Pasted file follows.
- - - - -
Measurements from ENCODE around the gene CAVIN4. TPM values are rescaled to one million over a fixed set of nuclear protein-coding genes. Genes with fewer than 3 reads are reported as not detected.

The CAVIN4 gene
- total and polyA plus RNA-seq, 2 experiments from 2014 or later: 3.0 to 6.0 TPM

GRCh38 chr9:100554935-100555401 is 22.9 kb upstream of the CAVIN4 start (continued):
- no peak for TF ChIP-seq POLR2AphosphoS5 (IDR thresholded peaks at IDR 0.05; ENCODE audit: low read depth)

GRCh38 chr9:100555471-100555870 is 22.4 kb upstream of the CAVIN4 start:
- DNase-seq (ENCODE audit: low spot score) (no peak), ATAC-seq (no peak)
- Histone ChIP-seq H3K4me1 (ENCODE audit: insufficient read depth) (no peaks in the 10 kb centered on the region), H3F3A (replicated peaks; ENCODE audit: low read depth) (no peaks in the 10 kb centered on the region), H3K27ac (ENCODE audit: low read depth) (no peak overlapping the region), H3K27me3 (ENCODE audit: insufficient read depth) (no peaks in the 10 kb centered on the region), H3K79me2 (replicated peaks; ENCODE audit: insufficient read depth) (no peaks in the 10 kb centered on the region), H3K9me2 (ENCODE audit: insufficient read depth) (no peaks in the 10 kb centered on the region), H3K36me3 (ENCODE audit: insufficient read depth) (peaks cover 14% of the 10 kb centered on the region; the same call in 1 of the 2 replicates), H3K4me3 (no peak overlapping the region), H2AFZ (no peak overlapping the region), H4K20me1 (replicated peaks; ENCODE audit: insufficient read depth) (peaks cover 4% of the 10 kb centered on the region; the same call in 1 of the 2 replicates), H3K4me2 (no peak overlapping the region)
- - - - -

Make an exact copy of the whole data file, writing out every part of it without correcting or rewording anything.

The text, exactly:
Measurements from ENCODE around the gene CAVIN4. TPM values are rescaled to one million over a fixed set of nuclear protein-coding genes. Genes with fewer than 3 reads are reported as not detected.

The CAVIN4 gene
- total and polyA plus RNA-seq, 2 experiments from 2014 or later: 3.0 to 6.0 TPM

GRCh38 chr9:100554935-100555401 is 22.9 kb upstream of the CAVIN4 start (continued):
- no peak for TF ChIP-seq POLR2AphosphoS5 (IDR thresholded peaks at IDR 0.05; ENCODE audit: low read depth)

GRCh38 chr9:100555471-100555870 is 22.4 kb upstream of the CAVIN4 start:
- DNase-seq (ENCODE audit: low spot score) (no peak), ATAC-seq (no peak)
- Histone ChIP-seq H3K4me1 (ENCODE audit: insufficient read depth) (no peaks in the 10 kb centered on the region), H3F3A (replicated peaks; ENCODE audit: low read depth) (no peaks in the 10 kb centered on the region), H3K27ac (ENCODE audit: low read depth) (no peak overlapping the region), H3K27me3 (ENCODE audit: insufficient read depth) (no peaks in the 10 kb centered on the region), H3K79me2 (replicated peaks; ENCODE audit: insufficient read depth) (no peaks in the 10 kb centered on the region), H3K9me2 (ENCODE audit: insufficient read depth) (no peaks in the 10 kb centered on the region), H3K36me3 (ENCODE audit: insufficient read depth) (peaks cover 14% of the 10 kb centered on the region; the same call in 1 of the 2 replicates), H3K4me3 (no peak overlapping the region), H2AFZ (no peak overlapping the region), H4K20me1 (replicated peaks; ENCODE audit: insufficient read depth) (peaks cover 4% of the 10 kb centered on the region; the same call in 1 of the 2 replicates), H3K4me2 (no peak overlapping the region)